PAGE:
TPGS1000 suppressed the viability and proliferation of HCC cells
The effects of TPGS treatments (0, 11, 22 and 44 μM) on HCC cell viability were examined in the HCC cell lines HepG2, Hep3B Huh7 and Bel7402. TPGS treatments lead to significant decreases in the number of cells and to a remarkable change in the shape of the HCC cells as well. Untreated cells appeared to have large cell bodies with a polyhedral shape. TPGS-treated cells were relatively thinner and contained many intracellular vacuoles (Figure 1A). To quantify the effect of TPGS on the viability of HCC cells, CCK8 assays were performed. We observed that TPGS treatments (0-66 μM) dose-dependently reduced the viability of HCC cells (Figure 1C). The IC50 values for TPGS were 22.34 μM, 8.67 μM, 10.7 μM and 17.08 μM in HepG2, Hep3B, Bel7402 and Huh7 cells, respectively. In parallel, cell growth curves were plotted from cell counting data and demonstrated the inhibition of HCC cell growth over time by TPGS treatments (Figure 1D–1G). It is apparent that 11 μM TPGS was sufficient for arresting Hep3B and Huh7 cell proliferation (Figure 1E and 1F) and that Bel7402 are more sensitive to TPGS than HepG2 (Figure 1G and 1D).
TPGS restrained the migration and invasion of HCC cells
To determine the functional impact of TPGS treatments on HCC cells, we next examined the effects of TPGS on the 2D- and 3D-migration and the 3D-invasion of HCC cells by wound-healing (Figure 2A and Supplementary Figure 1A, 1B) and Transwell assays (Figure 2C and 2E and Supplementary Figure 1C–1F). Wound healing involves a number of processes, including cell proliferation, migration and the establishment of cell polarity . To limit the impact of cell growth on our wound-healing assay, we starved the cells before and during the wounding assay of the monolayer cells. As shown in Figure 2B, the 2D-migration distances were reduced in a dose-dependent manner after TPGS treatments (p < 0.05), and the 44 μM group had the shortest migration distance (approximately 23 μm). Furthermore, this 2D-migration restraint of HCC cells was confirmed by 3D-migration assays using uncoated Transwells (Figure 2C). As shown in Figure 2D, the number of HCC cells that passed through the filter decreased significantly as the TPGS concentrations increased (p < 0.005). Since cell invasion is important for HCC metastasis , the reduction in invasive cell numbers (from approximately 75 to 6) through the Matrigel-coated Transwell membranes indicated that TPGS treatment attenuated not only the viability but also the motility of the HCC cells (Figure 2E and 2F).
Figure 2. TPGS dose dependently restrained HCC cell migration and invasion. (A) Effects of TPGS treatments on HCC cell migration, scale bar = 100 μm (B) The migration distance of HCC cells was quantified by ImageJ software, and the 44 μM TPGS group had the shortest migration distance (23 μm). (C) The inhibition of HCC cell migration by TPGS was confirmed by Transwell assays, scale bar = 100 μm. (D) The migrated cells were counted after Crystal violet staining with the 44 μM TPGS group having the lowest number of migrated cells (approximately 298). (E) TPGS diminished cell invasion of HCC cells (Transwell assay using an 8 μm pore filter coated with 0.5 mg/mL Matrigel), scale bar = 100 μm. (F) The mean cell counts of invading cells, with the 44 μM TPGS group having the lowest number of invasion cells (approximately 6).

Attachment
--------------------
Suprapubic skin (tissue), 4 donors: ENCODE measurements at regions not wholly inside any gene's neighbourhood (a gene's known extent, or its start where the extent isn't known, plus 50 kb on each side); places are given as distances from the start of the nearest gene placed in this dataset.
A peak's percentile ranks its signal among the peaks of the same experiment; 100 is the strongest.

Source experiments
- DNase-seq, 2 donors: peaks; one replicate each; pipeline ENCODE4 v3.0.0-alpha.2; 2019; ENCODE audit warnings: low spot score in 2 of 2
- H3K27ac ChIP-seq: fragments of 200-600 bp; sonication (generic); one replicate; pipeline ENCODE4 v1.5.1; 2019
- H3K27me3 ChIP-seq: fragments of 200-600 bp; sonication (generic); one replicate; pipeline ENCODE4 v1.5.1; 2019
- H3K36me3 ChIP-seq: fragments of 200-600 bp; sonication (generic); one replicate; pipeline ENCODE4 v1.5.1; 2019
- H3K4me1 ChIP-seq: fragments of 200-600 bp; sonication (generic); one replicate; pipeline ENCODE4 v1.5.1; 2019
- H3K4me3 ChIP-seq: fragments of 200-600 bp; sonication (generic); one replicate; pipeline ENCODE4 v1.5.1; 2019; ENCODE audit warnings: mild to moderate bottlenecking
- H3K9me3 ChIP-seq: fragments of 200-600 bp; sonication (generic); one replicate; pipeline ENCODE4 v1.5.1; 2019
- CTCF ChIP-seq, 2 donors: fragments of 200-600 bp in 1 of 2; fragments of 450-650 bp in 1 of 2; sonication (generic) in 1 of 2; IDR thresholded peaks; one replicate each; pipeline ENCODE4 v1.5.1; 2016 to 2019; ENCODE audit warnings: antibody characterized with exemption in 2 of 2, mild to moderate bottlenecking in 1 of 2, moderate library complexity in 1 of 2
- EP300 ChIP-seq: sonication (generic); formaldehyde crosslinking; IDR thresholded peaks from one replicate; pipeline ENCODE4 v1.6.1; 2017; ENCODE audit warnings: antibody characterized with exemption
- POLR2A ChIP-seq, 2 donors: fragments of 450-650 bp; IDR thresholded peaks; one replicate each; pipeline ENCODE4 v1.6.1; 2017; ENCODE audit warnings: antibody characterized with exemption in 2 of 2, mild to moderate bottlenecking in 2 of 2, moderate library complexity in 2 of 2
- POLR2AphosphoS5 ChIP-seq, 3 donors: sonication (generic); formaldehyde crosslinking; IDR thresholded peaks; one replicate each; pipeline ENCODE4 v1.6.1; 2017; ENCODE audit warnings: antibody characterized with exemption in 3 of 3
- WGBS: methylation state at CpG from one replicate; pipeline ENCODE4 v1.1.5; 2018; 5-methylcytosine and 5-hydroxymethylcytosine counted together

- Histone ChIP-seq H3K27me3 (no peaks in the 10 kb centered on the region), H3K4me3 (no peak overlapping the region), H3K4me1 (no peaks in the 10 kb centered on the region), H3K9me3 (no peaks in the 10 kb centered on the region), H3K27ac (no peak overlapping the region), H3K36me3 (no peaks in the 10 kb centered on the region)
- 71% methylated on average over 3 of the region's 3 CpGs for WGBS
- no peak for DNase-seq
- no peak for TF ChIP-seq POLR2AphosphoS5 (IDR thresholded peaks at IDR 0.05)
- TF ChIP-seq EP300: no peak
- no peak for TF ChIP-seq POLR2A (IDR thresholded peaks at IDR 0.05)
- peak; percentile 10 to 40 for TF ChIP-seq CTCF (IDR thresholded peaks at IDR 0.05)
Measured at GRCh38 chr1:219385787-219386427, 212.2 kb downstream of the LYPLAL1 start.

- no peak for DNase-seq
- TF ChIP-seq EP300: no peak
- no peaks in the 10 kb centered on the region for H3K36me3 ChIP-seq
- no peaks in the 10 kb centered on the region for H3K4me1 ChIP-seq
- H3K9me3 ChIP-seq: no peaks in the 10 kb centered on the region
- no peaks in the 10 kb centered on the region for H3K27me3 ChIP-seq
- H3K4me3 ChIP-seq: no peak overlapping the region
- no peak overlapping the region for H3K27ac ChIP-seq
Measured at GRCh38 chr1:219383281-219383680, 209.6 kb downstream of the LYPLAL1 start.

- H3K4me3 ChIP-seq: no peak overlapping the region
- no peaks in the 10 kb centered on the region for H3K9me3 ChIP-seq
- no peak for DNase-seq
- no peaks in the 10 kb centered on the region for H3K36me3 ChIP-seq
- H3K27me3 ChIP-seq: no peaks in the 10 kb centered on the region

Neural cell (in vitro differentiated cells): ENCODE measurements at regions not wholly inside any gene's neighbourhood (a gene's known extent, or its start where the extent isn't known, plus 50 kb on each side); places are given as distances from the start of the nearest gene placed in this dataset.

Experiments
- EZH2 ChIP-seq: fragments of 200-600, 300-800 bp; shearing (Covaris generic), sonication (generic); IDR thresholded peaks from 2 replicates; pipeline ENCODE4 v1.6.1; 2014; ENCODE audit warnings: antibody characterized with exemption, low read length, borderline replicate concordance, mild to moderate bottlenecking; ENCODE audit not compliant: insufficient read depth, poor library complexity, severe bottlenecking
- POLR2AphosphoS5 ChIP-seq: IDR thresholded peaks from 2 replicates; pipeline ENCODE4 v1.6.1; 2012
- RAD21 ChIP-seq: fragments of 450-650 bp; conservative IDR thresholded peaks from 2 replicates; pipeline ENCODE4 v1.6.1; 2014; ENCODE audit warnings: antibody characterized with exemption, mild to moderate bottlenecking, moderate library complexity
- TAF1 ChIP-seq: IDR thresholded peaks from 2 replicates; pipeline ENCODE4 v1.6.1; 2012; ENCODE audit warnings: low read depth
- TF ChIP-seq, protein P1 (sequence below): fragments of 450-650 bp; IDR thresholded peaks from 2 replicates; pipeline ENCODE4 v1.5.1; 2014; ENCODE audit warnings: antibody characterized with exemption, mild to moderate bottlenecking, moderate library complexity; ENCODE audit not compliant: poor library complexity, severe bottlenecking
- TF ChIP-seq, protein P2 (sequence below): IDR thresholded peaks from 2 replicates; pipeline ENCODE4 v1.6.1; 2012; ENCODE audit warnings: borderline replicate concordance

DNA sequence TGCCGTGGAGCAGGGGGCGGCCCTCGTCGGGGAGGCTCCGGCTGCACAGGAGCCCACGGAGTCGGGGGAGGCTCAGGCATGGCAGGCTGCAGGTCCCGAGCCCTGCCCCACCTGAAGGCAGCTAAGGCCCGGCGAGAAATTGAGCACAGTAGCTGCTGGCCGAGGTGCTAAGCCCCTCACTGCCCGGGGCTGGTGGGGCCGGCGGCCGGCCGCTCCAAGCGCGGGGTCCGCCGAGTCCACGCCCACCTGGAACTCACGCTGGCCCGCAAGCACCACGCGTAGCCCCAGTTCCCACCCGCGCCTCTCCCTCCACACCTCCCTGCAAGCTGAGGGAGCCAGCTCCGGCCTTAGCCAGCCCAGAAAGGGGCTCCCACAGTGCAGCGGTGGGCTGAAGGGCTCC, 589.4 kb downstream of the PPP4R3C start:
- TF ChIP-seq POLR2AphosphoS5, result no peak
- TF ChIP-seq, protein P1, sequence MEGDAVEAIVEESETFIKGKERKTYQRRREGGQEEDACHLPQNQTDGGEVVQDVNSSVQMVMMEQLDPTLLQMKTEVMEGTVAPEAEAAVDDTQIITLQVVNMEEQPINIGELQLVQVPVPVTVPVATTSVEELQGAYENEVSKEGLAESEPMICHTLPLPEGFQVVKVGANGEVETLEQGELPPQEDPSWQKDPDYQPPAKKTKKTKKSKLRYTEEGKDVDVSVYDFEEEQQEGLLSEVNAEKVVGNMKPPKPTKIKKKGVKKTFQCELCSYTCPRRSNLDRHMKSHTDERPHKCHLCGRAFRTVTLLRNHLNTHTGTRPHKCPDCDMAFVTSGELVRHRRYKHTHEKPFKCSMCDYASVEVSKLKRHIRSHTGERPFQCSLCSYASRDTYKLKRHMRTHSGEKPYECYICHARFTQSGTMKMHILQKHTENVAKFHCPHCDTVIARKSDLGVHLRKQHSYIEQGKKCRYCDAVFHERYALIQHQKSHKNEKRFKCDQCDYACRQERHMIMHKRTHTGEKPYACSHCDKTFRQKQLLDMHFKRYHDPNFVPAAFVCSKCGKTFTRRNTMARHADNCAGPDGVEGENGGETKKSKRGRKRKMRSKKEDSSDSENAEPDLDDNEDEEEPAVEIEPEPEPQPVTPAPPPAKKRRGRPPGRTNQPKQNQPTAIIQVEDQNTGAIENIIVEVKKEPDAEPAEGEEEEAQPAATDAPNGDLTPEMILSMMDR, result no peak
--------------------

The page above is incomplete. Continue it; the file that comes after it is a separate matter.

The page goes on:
TPGS inhibits HCC cell proliferation by arresting the cell cycle in the G0/1 phase and promotes cells into late apoptosis
In our experiments, HCC cell proliferation was dose-dependently suppressed by TPGS (Figure 1D–1G). To uncover the underlying mechanisms, we investigated the effect of TPGS on HCC cell cycle control by cell cycle profiling (Figure 3A). Treatment with 22 or 44 μM TPGS resulted in an increase of HepG2 cells in the G0/1 phase compared with the untreated or 11 μM groups. The G0/1 cell cycle arrest then led to a decrease of cells in the S phase (Figure 3C). Furthermore, the induction of apoptosis was examined by enhanced Annexin V-PI staining. The TPGS-treated HepG2 cells exhibited enhanced Annexin V staining (Figure 3B) as well as irregular nuclear morphologies (Figure 4A, 4B), which were further quantified by Cell Quest Pro software. Treatment of HepG2 cells with TPGS for 24 h resulted in a dose-dependent increase in late apoptosis from 2.5% to 10.4% (Figure 3E). In addition, the early apoptotic rate of 11 μM TPGS-treated cells increased at first, and then decreased in late apoptosis expansions (Figure 3D).
Figure 3. Effects of TPGS treatments on HCC cell cycle progression and cell apoptosis. (A) Cell cycle progression detected by FACS analysis. Cells in G0/G1 are marked in the red area. Cells in the S phase are marked with a slash, whereas the arrowhead indicates the G2/M cells. (B) Cell apoptosis was assessed with Annexin V-PI staining. (C) The cell cycle distribution was calculated with Cell Quest Pro software. The 44 μM TPGS group produced the lowest amount of cell accumulation in the S phase (13.88%). (D) The HCC cells that were treated with 11 μM TPGS had the highest ratio of early apoptotic cells (approximately 4%), whereas with increasing TPGS concentrations in the HCC cells, the 44 μM TPGS group had the highest late apoptotic ratio, 10.4% (E).